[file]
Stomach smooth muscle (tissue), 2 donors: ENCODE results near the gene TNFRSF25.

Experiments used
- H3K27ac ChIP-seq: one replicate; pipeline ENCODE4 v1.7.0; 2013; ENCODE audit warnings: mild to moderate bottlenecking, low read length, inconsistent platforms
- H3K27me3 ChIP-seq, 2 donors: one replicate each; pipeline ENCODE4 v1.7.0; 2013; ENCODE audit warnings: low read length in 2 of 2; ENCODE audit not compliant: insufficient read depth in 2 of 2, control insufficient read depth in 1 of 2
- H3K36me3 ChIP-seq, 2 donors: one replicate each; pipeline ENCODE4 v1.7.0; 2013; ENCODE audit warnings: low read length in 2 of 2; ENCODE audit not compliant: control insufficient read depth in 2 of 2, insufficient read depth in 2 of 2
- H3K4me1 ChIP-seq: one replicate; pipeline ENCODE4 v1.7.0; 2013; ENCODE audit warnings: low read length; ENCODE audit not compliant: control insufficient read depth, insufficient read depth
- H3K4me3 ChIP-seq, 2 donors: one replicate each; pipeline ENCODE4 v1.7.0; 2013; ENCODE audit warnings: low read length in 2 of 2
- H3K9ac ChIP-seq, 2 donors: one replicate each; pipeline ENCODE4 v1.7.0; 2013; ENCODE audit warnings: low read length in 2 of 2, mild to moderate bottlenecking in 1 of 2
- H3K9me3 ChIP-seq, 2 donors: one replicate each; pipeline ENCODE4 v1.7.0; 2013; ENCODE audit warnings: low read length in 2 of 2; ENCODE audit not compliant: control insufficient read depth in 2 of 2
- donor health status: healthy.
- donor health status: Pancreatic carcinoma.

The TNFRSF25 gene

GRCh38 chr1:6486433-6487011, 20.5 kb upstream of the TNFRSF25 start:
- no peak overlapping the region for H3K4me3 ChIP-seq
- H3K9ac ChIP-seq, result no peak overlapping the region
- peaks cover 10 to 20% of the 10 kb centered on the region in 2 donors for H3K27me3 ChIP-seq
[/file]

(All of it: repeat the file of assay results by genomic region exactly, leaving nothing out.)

Stomach smooth muscle (tissue), 2 donors: ENCODE results near the gene TNFRSF25.

Experiments used
- H3K27ac ChIP-seq: one replicate; pipeline ENCODE4 v1.7.0; 2013; ENCODE audit warnings: mild to moderate bottlenecking, low read length, inconsistent platforms
- H3K27me3 ChIP-seq, 2 donors: one replicate each; pipeline ENCODE4 v1.7.0; 2013; ENCODE audit warnings: low read length in 2 of 2; ENCODE audit not compliant: insufficient read depth in 2 of 2, control insufficient read depth in 1 of 2
- H3K36me3 ChIP-seq, 2 donors: one replicate each; pipeline ENCODE4 v1.7.0; 2013; ENCODE audit warnings: low read length in 2 of 2; ENCODE audit not compliant: control insufficient read depth in 2 of 2, insufficient read depth in 2 of 2
- H3K4me1 ChIP-seq: one replicate; pipeline ENCODE4 v1.7.0; 2013; ENCODE audit warnings: low read length; ENCODE audit not compliant: control insufficient read depth, insufficient read depth
- H3K4me3 ChIP-seq, 2 donors: one replicate each; pipeline ENCODE4 v1.7.0; 2013; ENCODE audit warnings: low read length in 2 of 2
- H3K9ac ChIP-seq, 2 donors: one replicate each; pipeline ENCODE4 v1.7.0; 2013; ENCODE audit warnings: low read length in 2 of 2, mild to moderate bottlenecking in 1 of 2
- H3K9me3 ChIP-seq, 2 donors: one replicate each; pipeline ENCODE4 v1.7.0; 2013; ENCODE audit warnings: low read length in 2 of 2; ENCODE audit not compliant: control insufficient read depth in 2 of 2
- donor health status: healthy.
- donor health status: Pancreatic carcinoma.

The TNFRSF25 gene

GRCh38 chr1:6486433-6487011, 20.5 kb upstream of the TNFRSF25 start:
- no peak overlapping the region for H3K4me3 ChIP-seq
- H3K9ac ChIP-seq, result no peak overlapping the region
- peaks cover 10 to 20% of the 10 kb centered on the region in 2 donors for H3K27me3 ChIP-seq